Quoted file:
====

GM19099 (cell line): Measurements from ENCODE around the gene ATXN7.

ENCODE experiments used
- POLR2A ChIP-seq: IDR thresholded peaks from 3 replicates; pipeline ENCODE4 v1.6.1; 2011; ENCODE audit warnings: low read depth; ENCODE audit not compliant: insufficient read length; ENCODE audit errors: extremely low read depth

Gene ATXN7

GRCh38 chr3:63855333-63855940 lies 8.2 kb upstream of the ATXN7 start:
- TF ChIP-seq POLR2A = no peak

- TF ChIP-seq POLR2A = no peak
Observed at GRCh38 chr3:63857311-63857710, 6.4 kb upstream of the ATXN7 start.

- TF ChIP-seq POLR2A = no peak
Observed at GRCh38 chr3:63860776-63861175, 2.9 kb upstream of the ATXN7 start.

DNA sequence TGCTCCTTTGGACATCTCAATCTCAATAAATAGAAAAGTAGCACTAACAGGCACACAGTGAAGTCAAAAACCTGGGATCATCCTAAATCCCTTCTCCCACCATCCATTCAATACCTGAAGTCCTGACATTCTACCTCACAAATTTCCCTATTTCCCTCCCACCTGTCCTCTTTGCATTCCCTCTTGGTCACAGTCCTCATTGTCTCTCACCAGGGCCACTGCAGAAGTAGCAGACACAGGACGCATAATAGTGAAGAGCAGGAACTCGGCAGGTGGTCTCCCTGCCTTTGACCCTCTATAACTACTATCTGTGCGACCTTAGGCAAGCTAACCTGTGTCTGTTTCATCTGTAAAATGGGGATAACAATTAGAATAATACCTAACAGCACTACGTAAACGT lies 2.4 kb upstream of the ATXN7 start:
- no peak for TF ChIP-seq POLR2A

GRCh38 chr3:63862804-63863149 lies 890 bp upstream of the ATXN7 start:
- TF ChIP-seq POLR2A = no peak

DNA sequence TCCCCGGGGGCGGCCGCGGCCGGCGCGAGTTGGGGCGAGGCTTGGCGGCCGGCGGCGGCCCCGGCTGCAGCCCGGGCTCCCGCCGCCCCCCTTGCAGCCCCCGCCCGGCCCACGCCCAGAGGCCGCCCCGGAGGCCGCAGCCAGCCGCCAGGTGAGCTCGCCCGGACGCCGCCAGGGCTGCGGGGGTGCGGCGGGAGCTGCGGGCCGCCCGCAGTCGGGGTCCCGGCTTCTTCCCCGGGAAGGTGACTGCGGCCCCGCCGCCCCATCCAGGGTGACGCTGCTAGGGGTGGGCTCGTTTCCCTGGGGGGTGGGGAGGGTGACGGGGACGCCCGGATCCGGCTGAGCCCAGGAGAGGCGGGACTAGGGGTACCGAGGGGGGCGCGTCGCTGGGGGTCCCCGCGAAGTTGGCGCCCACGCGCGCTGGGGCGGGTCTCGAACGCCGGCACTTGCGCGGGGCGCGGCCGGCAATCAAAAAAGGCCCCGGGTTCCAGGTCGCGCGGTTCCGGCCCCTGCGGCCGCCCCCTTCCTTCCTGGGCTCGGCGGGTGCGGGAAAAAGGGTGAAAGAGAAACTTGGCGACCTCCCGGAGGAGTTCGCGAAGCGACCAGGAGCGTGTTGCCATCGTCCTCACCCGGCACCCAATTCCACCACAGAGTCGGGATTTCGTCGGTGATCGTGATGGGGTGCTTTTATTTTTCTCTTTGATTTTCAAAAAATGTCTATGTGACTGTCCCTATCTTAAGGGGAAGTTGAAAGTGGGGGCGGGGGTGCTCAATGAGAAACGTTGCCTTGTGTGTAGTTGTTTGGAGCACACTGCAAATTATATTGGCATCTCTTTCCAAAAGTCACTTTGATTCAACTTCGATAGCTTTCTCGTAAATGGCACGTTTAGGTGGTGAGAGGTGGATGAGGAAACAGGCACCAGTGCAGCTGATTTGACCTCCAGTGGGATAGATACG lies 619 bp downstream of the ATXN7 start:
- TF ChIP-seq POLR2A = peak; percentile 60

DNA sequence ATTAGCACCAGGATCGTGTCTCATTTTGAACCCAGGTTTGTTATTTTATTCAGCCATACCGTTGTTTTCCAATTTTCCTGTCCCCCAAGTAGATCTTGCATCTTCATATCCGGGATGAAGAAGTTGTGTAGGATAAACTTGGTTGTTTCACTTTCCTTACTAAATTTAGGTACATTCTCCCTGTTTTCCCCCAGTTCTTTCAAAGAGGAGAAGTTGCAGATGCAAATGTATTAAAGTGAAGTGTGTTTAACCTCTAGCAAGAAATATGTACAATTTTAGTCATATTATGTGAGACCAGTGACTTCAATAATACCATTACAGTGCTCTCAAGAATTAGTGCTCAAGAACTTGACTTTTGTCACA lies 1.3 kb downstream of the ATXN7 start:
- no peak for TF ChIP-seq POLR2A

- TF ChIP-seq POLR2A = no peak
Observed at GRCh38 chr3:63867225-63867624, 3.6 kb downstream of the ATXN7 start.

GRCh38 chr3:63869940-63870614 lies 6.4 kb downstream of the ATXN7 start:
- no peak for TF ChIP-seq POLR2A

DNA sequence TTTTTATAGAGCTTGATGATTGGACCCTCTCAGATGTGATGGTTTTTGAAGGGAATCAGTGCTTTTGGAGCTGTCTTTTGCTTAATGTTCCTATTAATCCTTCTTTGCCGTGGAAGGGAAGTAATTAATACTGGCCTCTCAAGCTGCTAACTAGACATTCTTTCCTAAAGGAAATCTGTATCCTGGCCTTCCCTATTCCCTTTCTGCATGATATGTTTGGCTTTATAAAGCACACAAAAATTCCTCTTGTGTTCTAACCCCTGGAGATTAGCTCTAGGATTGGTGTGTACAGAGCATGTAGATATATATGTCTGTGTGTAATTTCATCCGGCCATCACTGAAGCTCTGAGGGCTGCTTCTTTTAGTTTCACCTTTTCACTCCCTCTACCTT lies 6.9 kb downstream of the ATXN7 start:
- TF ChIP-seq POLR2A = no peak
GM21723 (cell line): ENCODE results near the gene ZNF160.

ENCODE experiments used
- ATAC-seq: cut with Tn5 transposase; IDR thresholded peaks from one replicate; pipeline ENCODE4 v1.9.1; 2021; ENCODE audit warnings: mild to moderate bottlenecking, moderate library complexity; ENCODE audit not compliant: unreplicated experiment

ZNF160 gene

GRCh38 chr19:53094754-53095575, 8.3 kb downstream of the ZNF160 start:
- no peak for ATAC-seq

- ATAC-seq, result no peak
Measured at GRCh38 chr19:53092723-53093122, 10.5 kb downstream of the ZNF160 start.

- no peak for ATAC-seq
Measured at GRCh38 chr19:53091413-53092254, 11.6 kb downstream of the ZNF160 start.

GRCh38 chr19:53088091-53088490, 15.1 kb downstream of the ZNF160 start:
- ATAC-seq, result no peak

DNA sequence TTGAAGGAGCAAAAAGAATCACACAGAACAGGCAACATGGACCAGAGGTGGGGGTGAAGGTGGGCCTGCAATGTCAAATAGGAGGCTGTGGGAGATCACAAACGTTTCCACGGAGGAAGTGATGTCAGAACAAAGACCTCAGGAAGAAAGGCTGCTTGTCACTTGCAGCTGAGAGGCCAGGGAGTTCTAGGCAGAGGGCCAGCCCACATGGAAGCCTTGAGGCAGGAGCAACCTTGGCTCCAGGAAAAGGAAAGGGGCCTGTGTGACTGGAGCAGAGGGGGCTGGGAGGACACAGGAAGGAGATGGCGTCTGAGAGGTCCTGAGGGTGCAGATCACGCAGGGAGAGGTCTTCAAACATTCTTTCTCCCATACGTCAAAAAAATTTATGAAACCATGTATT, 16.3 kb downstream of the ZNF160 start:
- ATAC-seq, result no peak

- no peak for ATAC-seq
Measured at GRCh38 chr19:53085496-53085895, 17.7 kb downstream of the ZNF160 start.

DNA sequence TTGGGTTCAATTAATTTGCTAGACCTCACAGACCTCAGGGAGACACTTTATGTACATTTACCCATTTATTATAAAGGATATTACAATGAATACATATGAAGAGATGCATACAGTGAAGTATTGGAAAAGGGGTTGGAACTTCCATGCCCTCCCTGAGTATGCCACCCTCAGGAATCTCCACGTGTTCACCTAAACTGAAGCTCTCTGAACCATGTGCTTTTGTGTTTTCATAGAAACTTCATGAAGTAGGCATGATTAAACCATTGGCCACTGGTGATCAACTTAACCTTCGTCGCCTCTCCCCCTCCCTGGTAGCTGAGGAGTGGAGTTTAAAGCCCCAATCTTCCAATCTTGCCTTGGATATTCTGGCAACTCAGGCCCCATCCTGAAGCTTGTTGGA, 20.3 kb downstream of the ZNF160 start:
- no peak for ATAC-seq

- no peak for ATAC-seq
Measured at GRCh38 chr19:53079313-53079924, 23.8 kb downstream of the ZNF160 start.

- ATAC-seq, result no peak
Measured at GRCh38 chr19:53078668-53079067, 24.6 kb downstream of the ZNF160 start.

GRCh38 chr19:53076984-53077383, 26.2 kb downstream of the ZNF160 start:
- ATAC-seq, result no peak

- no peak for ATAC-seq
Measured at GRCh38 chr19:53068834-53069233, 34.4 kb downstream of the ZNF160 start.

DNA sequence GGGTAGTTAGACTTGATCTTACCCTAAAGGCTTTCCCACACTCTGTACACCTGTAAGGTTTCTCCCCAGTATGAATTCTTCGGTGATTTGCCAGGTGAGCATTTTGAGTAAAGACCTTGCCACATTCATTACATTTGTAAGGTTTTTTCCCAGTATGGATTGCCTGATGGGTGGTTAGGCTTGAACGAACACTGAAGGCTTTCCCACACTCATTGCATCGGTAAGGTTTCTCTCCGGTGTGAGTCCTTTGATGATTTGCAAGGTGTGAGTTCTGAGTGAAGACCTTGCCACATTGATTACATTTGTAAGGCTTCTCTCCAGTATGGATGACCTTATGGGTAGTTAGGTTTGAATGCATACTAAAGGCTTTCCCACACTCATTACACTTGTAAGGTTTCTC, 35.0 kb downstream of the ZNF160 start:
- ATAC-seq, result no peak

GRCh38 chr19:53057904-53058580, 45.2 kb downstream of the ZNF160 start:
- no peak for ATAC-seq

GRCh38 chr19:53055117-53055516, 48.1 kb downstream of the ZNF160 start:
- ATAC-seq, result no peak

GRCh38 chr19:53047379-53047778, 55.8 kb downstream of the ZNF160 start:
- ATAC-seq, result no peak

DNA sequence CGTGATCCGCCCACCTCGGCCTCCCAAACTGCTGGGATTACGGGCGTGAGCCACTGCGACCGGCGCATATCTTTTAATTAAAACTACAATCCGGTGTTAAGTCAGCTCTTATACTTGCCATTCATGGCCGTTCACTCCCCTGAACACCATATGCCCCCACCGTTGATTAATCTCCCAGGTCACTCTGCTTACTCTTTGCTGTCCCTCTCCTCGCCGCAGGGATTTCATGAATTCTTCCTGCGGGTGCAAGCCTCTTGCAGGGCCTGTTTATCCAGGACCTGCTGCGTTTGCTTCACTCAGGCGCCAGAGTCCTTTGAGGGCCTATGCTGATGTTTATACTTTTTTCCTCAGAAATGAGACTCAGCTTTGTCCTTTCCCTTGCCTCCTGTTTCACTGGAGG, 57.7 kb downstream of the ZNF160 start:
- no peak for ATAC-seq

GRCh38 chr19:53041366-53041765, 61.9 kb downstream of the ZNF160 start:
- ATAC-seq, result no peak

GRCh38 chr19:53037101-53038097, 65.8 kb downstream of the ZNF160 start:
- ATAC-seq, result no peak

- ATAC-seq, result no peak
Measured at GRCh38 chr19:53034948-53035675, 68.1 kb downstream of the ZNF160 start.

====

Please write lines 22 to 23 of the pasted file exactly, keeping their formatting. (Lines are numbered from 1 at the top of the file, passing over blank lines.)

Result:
- no peak for TF ChIP-seq POLR2A

DNA sequence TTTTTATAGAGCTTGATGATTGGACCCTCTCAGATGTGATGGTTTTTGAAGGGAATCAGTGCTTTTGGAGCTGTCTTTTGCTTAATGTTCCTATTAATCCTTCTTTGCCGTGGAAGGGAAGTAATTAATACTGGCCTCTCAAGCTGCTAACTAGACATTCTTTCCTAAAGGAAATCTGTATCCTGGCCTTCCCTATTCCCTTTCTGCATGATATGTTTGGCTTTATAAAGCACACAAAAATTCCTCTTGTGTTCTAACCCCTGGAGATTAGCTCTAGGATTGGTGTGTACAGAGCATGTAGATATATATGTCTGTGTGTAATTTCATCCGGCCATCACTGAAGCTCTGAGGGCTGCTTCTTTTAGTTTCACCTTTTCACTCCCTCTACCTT lies 6.9 kb downstream of the ATXN7 start: